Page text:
According to my Merriam Webster the US and Imperial units would be the
same except for liquid and dry units of measure (bushel, peck gallon
etc.) However, according to The Engineers Companion, Mott Souders, 1
Imperial cubic foot times 0.9999916 equals a US cubic foot. We need to
keep these things distinct you know.
I remember driving though Canada before they converted to metric - gas
milage always improved by 20% in Canada.
> "Nels Roselund, SE" wrote:
> A client's specifications require the design of the project to be in
> imperial units.
> Is this a system of measurement? What are its length/weight/force
> This is a project that involves brickwork, and I seem to recall that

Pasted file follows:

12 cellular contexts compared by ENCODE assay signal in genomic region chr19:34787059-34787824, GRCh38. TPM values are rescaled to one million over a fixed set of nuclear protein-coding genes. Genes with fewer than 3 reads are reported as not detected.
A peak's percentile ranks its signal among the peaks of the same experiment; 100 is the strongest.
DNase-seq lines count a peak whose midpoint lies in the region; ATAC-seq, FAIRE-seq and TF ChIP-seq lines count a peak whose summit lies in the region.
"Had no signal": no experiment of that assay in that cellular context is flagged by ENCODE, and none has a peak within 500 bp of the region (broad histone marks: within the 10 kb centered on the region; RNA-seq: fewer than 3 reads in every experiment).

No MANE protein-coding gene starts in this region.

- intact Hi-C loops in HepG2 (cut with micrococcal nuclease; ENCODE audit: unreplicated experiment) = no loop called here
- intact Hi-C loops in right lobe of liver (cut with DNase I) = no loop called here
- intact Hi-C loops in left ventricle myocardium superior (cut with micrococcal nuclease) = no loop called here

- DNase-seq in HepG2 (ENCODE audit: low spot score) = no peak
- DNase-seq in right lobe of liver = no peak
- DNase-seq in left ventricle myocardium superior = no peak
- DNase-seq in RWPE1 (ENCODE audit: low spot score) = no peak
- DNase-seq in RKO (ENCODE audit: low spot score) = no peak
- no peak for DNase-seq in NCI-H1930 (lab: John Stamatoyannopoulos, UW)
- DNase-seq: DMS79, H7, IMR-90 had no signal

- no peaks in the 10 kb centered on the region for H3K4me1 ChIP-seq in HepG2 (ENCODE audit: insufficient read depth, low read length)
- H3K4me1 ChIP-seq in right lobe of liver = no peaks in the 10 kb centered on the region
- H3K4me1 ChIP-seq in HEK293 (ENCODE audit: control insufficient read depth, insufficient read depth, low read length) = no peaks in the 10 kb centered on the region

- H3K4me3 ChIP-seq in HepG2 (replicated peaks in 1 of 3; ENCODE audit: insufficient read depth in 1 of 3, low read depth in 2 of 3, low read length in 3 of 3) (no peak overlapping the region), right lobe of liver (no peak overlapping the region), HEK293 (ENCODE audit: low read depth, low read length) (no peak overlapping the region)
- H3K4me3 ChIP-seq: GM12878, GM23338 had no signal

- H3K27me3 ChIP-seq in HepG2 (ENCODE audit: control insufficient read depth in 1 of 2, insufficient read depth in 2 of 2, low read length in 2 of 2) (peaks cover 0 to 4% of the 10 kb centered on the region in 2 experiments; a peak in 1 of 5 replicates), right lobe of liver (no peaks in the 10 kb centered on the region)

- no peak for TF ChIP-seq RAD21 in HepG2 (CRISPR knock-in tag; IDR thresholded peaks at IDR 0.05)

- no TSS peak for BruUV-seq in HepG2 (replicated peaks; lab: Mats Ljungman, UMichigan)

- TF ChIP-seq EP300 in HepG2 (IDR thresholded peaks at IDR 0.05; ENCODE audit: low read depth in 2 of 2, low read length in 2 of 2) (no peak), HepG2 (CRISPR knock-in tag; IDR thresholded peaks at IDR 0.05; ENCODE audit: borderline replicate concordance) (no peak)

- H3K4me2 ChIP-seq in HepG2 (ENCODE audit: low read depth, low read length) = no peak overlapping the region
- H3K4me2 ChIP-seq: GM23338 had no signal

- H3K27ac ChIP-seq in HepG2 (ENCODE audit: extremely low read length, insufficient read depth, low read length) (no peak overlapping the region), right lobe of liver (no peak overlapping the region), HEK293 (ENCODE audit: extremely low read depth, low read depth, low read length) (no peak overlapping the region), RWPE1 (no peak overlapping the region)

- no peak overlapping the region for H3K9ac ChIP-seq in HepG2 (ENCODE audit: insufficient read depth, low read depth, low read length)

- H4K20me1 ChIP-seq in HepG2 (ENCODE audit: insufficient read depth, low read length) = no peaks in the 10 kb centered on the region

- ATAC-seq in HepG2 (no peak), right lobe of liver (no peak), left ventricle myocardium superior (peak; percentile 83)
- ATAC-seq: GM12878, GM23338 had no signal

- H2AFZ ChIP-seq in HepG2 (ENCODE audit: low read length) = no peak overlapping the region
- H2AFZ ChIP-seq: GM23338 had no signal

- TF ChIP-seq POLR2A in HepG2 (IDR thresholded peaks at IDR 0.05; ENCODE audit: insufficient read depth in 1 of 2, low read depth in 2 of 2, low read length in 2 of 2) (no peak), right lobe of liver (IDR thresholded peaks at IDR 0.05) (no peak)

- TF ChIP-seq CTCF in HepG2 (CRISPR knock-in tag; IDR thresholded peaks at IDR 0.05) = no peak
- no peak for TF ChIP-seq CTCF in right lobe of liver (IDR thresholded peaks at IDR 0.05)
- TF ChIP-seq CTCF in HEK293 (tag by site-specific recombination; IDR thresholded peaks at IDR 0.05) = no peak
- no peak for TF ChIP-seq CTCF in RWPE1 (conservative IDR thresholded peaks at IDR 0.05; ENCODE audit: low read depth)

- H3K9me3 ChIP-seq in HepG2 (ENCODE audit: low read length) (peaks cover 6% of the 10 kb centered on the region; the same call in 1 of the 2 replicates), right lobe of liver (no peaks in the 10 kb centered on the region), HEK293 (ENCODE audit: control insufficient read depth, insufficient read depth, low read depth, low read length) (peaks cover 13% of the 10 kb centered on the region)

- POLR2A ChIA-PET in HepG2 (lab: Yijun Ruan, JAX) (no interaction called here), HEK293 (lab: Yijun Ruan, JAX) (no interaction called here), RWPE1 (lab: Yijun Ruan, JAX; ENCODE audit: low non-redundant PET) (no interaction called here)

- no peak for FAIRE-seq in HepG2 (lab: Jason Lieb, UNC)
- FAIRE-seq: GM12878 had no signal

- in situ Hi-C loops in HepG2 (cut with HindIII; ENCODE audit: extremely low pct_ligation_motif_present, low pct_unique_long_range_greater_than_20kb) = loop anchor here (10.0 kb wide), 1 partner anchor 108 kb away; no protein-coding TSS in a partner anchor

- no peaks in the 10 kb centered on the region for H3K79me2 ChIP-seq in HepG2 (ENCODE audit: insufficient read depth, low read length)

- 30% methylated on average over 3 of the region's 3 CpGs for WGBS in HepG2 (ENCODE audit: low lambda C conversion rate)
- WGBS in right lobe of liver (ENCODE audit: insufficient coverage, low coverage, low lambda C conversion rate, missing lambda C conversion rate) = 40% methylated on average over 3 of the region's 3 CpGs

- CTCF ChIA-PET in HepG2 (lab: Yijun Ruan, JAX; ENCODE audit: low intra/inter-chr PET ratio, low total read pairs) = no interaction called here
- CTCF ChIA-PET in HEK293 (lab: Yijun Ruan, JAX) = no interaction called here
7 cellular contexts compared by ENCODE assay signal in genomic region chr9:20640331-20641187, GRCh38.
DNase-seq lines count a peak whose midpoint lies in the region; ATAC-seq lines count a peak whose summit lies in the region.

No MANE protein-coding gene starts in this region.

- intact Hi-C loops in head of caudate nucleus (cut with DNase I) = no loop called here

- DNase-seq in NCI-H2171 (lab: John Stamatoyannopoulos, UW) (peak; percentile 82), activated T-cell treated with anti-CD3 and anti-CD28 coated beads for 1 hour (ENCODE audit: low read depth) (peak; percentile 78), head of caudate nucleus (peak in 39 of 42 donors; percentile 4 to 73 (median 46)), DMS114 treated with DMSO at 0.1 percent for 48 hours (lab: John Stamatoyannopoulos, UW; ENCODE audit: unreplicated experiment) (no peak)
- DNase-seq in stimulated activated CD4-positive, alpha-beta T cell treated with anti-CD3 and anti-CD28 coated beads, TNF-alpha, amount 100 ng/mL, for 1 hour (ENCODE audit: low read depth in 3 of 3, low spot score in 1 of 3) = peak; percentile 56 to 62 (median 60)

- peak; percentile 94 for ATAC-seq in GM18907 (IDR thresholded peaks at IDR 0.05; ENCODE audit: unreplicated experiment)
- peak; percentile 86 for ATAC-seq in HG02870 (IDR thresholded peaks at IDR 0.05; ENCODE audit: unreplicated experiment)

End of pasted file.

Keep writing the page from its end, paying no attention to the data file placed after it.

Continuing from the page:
> there was a manufacturer of bricks that had bricks of a special size
> and shape that were called imperial bricks -- I suppose these specs
> could be referring to brick units. But the existing bricks are
> commons, and the context seems to give imperial a meaning that is more
> probably related to a system of measurement.
> Nels Roselund
> Structural Engineer
> South San Gabriel, CA
Forrest T. Braun, P.E.
BBFM Engineers, Inc.
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